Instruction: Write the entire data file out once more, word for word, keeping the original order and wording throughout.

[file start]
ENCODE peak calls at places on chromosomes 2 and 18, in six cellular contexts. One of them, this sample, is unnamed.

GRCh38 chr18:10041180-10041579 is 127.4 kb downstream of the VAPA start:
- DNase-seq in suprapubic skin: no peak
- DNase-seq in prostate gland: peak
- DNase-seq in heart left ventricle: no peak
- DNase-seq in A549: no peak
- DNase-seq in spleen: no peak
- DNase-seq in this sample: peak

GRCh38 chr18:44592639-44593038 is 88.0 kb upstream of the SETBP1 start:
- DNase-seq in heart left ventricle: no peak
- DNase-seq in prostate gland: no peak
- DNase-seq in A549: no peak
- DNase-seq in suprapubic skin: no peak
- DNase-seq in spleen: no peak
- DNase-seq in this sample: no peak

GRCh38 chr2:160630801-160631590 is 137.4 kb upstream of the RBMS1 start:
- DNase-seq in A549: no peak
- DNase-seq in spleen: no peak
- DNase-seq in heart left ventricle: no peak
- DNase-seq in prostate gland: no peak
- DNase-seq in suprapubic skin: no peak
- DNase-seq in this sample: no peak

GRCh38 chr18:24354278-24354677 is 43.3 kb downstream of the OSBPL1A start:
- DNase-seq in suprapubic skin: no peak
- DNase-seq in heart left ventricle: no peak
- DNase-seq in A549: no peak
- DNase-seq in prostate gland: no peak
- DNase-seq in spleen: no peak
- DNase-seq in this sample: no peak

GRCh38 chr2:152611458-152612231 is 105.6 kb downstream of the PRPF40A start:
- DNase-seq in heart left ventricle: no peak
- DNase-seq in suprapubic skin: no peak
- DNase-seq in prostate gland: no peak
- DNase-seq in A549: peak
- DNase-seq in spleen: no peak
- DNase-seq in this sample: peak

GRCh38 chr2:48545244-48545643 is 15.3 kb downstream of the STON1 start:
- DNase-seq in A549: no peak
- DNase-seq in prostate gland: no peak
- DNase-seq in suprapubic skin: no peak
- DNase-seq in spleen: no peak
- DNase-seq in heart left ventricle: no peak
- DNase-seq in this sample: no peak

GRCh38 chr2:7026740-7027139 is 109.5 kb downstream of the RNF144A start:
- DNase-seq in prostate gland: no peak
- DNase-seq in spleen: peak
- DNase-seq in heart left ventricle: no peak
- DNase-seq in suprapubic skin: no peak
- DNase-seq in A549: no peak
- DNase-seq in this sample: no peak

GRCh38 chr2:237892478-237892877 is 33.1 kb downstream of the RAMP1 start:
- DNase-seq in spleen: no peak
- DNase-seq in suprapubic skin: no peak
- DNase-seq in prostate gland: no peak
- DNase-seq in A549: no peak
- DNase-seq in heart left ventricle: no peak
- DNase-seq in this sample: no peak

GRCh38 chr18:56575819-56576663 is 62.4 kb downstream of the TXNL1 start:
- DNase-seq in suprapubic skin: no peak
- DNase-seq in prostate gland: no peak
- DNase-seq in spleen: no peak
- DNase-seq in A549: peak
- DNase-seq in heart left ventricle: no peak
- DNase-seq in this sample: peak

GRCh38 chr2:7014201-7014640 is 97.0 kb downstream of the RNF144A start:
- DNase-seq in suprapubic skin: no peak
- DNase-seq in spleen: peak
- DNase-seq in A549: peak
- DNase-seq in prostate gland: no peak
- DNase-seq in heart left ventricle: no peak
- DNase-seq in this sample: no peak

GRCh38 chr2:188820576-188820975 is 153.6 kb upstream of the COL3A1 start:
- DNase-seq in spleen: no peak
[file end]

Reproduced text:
ENCODE peak calls at places on chromosomes 2 and 18, in six cellular contexts. One of them, this sample, is unnamed.

GRCh38 chr18:10041180-10041579 is 127.4 kb downstream of the VAPA start:
- DNase-seq in suprapubic skin: no peak
- DNase-seq in prostate gland: peak
- DNase-seq in heart left ventricle: no peak
- DNase-seq in A549: no peak
- DNase-seq in spleen: no peak
- DNase-seq in this sample: peak

GRCh38 chr18:44592639-44593038 is 88.0 kb upstream of the SETBP1 start:
- DNase-seq in heart left ventricle: no peak
- DNase-seq in prostate gland: no peak
- DNase-seq in A549: no peak
- DNase-seq in suprapubic skin: no peak
- DNase-seq in spleen: no peak
- DNase-seq in this sample: no peak

GRCh38 chr2:160630801-160631590 is 137.4 kb upstream of the RBMS1 start:
- DNase-seq in A549: no peak
- DNase-seq in spleen: no peak
- DNase-seq in heart left ventricle: no peak
- DNase-seq in prostate gland: no peak
- DNase-seq in suprapubic skin: no peak
- DNase-seq in this sample: no peak

GRCh38 chr18:24354278-24354677 is 43.3 kb downstream of the OSBPL1A start:
- DNase-seq in suprapubic skin: no peak
- DNase-seq in heart left ventricle: no peak
- DNase-seq in A549: no peak
- DNase-seq in prostate gland: no peak
- DNase-seq in spleen: no peak
- DNase-seq in this sample: no peak

GRCh38 chr2:152611458-152612231 is 105.6 kb downstream of the PRPF40A start:
- DNase-seq in heart left ventricle: no peak
- DNase-seq in suprapubic skin: no peak
- DNase-seq in prostate gland: no peak
- DNase-seq in A549: peak
- DNase-seq in spleen: no peak
- DNase-seq in this sample: peak

GRCh38 chr2:48545244-48545643 is 15.3 kb downstream of the STON1 start:
- DNase-seq in A549: no peak
- DNase-seq in prostate gland: no peak
- DNase-seq in suprapubic skin: no peak
- DNase-seq in spleen: no peak
- DNase-seq in heart left ventricle: no peak
- DNase-seq in this sample: no peak

GRCh38 chr2:7026740-7027139 is 109.5 kb downstream of the RNF144A start:
- DNase-seq in prostate gland: no peak
- DNase-seq in spleen: peak
- DNase-seq in heart left ventricle: no peak
- DNase-seq in suprapubic skin: no peak
- DNase-seq in A549: no peak
- DNase-seq in this sample: no peak

GRCh38 chr2:237892478-237892877 is 33.1 kb downstream of the RAMP1 start:
- DNase-seq in spleen: no peak
- DNase-seq in suprapubic skin: no peak
- DNase-seq in prostate gland: no peak
- DNase-seq in A549: no peak
- DNase-seq in heart left ventricle: no peak
- DNase-seq in this sample: no peak

GRCh38 chr18:56575819-56576663 is 62.4 kb downstream of the TXNL1 start:
- DNase-seq in suprapubic skin: no peak
- DNase-seq in prostate gland: no peak
- DNase-seq in spleen: no peak
- DNase-seq in A549: peak
- DNase-seq in heart left ventricle: no peak
- DNase-seq in this sample: peak

GRCh38 chr2:7014201-7014640 is 97.0 kb downstream of the RNF144A start:
- DNase-seq in suprapubic skin: no peak
- DNase-seq in spleen: peak
- DNase-seq in A549: peak
- DNase-seq in prostate gland: no peak
- DNase-seq in heart left ventricle: no peak
- DNase-seq in this sample: no peak

GRCh38 chr2:188820576-188820975 is 153.6 kb upstream of the COL3A1 start:
- DNase-seq in spleen: no peak